Before you dive into a major renovation project to give a house your special signature, consider how long you’re likely to stay in the house.
A lot of people get into trouble by going into a home they’re only going to be in for a relatively short period of time, and they start doing renovations and additions that are sort of on their fantasy list, but they’re not going to be there long enough to really enjoy.
Here are four reasons to proceed with caution, particularly if you want to maximize your chances of a profitable resale later on.
1. High maintenance – If your upgrade requires too much upkeep, buyers may view it as more of a nuisance than an asset. A prime example is an in-ground swimming pool, which can cost a small fortune to install, secure, heat and clean.
2. Overdressed – Luxurious amenities can be a good selling point, but only if they blend in with rather than outshine what the neighbors have. Having the nicest home in the neighborhood can be a bad thing when it’s time to sell. A prime example would be upgrading the kitchen in an entry leval home to reflect remodeling from high-end home magazines.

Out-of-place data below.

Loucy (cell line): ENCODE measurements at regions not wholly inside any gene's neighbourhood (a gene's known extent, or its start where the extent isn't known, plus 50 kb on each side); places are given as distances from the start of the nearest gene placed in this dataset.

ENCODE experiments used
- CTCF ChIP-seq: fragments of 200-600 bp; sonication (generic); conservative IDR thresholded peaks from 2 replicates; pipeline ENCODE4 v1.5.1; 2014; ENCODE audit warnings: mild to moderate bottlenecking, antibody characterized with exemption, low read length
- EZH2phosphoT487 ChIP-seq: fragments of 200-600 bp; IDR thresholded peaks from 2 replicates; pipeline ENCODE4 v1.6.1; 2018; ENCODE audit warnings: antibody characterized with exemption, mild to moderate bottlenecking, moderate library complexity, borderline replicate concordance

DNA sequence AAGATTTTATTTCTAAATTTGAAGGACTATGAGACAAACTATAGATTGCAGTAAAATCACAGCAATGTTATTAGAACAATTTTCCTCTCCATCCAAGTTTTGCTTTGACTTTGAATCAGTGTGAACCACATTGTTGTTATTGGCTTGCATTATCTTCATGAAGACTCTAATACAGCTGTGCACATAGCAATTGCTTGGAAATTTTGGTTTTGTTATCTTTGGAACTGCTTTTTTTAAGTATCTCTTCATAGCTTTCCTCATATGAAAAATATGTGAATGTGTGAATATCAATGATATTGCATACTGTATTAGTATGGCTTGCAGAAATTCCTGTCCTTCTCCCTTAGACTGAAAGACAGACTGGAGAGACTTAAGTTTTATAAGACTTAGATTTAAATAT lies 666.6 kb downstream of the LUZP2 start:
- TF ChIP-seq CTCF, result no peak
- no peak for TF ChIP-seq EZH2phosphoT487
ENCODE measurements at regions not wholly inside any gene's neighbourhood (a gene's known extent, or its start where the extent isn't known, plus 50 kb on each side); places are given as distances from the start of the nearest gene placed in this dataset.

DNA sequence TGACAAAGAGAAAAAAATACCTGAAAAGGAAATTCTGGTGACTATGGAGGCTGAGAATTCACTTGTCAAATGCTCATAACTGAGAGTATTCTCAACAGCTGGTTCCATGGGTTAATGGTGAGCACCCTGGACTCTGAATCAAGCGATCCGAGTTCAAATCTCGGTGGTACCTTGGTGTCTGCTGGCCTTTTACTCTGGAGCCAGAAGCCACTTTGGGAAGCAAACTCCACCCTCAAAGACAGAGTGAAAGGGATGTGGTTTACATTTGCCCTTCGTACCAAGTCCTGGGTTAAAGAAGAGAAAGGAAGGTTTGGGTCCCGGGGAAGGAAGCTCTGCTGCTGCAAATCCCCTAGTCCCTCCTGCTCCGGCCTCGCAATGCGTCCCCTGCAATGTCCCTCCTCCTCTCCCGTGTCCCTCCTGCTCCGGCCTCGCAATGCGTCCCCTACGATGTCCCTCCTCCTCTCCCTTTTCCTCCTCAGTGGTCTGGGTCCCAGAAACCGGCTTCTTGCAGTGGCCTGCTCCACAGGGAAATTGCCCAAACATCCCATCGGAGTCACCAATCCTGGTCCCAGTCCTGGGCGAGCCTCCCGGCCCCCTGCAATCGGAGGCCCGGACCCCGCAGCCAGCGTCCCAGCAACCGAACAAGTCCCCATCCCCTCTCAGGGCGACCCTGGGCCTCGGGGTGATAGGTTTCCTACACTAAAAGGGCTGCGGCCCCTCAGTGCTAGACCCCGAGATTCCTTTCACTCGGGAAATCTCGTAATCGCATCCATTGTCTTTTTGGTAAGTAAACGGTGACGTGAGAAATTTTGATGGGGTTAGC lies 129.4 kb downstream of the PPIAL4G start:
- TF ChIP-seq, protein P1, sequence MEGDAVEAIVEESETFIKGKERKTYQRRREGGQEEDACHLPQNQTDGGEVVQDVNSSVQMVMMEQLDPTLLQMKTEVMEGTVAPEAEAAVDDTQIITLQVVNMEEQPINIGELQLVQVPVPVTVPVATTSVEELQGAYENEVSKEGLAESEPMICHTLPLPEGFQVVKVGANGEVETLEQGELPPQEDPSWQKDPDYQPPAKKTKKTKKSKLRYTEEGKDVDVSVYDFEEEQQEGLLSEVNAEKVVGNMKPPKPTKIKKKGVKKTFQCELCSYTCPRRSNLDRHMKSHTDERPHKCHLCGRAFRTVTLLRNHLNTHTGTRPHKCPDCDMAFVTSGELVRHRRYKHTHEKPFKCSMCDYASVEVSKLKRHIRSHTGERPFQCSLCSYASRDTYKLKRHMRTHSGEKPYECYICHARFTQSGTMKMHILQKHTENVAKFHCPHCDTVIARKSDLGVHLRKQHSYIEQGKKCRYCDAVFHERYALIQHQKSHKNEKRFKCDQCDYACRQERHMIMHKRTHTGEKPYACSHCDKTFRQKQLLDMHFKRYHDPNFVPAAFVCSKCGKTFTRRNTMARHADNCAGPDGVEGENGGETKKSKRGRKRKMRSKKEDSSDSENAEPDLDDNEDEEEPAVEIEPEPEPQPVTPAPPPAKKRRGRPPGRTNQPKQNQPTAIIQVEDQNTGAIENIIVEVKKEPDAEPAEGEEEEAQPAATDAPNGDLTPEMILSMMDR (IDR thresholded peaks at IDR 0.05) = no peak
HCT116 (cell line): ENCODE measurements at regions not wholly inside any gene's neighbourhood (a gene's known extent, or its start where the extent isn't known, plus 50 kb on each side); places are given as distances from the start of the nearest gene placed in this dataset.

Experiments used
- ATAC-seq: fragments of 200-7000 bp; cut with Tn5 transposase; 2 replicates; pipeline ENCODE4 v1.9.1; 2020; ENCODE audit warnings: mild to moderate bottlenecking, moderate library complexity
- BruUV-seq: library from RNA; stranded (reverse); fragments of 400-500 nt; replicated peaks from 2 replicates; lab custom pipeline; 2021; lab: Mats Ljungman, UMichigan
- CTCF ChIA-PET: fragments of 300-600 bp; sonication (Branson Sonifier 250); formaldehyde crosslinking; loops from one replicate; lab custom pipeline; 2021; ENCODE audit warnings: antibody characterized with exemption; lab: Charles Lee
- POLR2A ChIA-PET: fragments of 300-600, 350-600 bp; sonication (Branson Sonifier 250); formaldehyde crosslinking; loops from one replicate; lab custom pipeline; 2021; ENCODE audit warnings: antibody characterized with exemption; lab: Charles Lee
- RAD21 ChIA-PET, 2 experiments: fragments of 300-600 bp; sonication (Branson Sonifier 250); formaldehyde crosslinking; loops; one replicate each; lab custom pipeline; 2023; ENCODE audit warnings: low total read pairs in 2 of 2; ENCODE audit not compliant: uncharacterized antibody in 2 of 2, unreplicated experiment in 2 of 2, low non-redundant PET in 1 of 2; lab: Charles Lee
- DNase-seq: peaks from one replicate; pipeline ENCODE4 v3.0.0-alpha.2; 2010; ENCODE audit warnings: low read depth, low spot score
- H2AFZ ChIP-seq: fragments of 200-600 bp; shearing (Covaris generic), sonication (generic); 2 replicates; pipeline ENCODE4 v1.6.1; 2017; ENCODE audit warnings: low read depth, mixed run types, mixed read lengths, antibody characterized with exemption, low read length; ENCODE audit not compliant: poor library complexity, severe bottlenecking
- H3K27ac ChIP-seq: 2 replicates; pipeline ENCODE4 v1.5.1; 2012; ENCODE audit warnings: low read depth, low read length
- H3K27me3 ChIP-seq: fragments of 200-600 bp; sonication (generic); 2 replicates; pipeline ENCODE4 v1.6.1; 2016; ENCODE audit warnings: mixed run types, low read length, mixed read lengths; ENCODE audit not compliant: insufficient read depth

3. Too Personal – Making a “Cookie-Cutter House” in the image of your own exquisite taste. Any time you deviate, no matter what the improvement is, from what is a fairly traditional, single-family house, you run the risk of improving in a fashion that will not lend itself to additional dollars at re-sale time.
4. Unpopular – If no one else on the block has a room like the one you’re adding, or all the other houses boast the very feature you’re getting rid of, watch out. For example, although converting your garage into an office, bedroom or playroom can be a less expensive way to add square footage and create more living space, it can have drawbacks. Potential homebuyers might miss the sheltered parking more than they welcome the additional room, especially if other homes in the neighborhood have garages.
This final tip for whatever type of home renovation you may be considering: Before you do anything in a house, live in it for a while. Prioritize what needs to be done, then go back a year later and see how much your list has changed.